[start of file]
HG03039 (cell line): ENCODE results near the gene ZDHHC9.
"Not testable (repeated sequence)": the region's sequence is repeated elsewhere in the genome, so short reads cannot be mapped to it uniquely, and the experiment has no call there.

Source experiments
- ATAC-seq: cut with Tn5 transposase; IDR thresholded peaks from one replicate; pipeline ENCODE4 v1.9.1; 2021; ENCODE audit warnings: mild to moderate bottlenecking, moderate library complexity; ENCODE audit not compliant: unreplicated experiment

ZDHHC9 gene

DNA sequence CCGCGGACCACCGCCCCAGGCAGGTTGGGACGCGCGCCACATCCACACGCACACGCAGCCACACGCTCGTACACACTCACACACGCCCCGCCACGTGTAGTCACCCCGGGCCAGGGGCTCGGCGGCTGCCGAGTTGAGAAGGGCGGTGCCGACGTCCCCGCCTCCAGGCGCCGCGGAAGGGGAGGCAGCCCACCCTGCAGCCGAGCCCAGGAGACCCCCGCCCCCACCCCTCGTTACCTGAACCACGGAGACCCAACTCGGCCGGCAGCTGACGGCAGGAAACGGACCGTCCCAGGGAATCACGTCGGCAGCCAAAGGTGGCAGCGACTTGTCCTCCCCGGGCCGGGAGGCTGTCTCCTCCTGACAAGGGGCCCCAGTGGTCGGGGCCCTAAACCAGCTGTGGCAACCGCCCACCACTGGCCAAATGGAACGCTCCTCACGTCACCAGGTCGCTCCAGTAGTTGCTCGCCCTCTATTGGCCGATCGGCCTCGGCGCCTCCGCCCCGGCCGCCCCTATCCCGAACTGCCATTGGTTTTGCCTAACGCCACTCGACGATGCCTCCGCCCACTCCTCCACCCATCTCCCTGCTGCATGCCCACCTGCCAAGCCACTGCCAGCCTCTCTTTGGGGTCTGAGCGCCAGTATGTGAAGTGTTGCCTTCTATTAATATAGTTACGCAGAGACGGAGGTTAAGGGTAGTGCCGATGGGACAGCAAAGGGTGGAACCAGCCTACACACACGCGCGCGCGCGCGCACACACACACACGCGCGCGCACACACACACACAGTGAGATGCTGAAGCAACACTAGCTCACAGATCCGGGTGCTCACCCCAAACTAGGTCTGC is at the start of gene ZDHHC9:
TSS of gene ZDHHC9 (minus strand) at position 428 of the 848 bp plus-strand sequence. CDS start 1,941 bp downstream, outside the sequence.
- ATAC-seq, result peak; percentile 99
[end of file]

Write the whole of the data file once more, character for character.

HG03039 (cell line): ENCODE results near the gene ZDHHC9.
"Not testable (repeated sequence)": the region's sequence is repeated elsewhere in the genome, so short reads cannot be mapped to it uniquely, and the experiment has no call there.

Source experiments
- ATAC-seq: cut with Tn5 transposase; IDR thresholded peaks from one replicate; pipeline ENCODE4 v1.9.1; 2021; ENCODE audit warnings: mild to moderate bottlenecking, moderate library complexity; ENCODE audit not compliant: unreplicated experiment

ZDHHC9 gene

DNA sequence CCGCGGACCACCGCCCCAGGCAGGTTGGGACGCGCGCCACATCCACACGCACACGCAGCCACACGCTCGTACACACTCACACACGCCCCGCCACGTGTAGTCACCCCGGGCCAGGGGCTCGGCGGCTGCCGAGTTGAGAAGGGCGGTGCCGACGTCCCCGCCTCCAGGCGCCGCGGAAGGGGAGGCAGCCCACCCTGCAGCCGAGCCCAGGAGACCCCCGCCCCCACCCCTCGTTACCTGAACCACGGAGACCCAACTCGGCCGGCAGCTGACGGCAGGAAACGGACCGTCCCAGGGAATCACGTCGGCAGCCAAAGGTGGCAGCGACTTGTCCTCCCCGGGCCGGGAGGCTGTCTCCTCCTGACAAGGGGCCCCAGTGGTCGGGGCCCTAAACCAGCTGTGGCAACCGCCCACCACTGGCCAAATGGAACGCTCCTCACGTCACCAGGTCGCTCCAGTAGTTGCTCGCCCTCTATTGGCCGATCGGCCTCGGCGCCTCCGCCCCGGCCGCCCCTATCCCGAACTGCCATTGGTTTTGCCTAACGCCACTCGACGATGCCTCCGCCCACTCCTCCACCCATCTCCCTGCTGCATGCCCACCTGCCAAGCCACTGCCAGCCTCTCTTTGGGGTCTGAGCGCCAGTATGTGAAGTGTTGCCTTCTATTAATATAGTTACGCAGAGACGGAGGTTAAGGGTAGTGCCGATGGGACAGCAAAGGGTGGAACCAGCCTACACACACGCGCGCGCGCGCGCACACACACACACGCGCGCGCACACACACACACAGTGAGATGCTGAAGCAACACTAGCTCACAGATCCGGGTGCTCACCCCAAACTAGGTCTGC is at the start of gene ZDHHC9:
TSS of gene ZDHHC9 (minus strand) at position 428 of the 848 bp plus-strand sequence. CDS start 1,941 bp downstream, outside the sequence.
- ATAC-seq, result peak; percentile 99